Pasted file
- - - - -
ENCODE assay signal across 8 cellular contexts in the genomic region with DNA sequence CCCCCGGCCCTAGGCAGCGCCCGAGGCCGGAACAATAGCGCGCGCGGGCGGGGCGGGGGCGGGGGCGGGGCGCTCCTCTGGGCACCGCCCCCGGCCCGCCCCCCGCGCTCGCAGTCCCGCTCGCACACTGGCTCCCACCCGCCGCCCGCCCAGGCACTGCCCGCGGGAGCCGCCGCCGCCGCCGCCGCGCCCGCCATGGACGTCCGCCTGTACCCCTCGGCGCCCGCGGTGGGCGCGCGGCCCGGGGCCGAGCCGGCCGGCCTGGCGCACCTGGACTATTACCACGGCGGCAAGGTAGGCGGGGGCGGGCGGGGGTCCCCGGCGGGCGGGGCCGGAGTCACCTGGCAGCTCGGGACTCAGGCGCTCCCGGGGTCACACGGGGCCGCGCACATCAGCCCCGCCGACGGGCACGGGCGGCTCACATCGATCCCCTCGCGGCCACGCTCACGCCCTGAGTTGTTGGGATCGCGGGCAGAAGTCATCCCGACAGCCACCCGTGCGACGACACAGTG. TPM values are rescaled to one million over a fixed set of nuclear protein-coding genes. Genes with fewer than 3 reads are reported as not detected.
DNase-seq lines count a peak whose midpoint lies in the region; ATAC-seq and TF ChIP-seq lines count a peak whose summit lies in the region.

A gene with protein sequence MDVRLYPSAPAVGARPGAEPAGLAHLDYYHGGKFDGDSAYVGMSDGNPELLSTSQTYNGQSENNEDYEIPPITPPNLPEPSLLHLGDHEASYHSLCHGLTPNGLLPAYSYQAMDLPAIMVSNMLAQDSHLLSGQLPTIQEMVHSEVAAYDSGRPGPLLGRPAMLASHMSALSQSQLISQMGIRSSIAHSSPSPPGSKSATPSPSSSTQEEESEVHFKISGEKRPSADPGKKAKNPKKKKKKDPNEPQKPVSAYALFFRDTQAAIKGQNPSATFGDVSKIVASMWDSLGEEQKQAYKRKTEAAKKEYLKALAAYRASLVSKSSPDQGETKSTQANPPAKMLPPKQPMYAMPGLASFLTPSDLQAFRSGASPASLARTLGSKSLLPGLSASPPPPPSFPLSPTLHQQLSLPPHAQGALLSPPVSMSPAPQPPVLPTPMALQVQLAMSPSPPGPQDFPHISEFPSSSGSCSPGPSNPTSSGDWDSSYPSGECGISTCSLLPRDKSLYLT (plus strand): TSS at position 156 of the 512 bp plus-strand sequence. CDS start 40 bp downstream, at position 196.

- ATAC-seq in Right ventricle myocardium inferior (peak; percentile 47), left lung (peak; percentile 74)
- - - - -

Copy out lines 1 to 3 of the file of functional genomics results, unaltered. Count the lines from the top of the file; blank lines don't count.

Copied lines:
ENCODE assay signal across 8 cellular contexts in the genomic region with DNA sequence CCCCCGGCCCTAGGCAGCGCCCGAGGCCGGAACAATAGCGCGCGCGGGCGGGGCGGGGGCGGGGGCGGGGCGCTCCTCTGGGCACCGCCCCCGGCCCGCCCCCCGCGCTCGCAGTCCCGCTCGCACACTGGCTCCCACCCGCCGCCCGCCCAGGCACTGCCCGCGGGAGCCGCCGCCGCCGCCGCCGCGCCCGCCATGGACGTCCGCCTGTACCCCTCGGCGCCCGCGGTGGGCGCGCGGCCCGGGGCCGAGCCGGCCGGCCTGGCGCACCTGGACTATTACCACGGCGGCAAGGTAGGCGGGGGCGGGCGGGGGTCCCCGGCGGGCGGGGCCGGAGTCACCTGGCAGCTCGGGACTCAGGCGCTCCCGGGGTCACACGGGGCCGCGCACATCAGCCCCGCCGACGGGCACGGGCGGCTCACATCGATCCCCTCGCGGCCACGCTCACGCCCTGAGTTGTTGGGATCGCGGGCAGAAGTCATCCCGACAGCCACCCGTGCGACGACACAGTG. TPM values are rescaled to one million over a fixed set of nuclear protein-coding genes. Genes with fewer than 3 reads are reported as not detected.
DNase-seq lines count a peak whose midpoint lies in the region; ATAC-seq and TF ChIP-seq lines count a peak whose summit lies in the region.

A gene with protein sequence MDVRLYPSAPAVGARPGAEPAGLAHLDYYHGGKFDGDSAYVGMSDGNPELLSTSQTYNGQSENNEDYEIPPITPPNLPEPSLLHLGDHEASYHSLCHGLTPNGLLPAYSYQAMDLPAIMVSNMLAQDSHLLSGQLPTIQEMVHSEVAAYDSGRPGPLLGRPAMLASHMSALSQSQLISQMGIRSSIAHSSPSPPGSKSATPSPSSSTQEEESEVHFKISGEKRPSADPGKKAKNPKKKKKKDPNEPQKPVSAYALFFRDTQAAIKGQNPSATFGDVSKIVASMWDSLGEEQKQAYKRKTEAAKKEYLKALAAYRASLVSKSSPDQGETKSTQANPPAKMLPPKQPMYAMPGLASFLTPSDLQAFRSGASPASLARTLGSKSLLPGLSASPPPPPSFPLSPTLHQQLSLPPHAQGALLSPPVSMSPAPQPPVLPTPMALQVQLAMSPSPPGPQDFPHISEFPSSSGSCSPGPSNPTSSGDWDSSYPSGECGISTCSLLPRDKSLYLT (plus strand): TSS at position 156 of the 512 bp plus-strand sequence. CDS start 40 bp downstream, at position 196.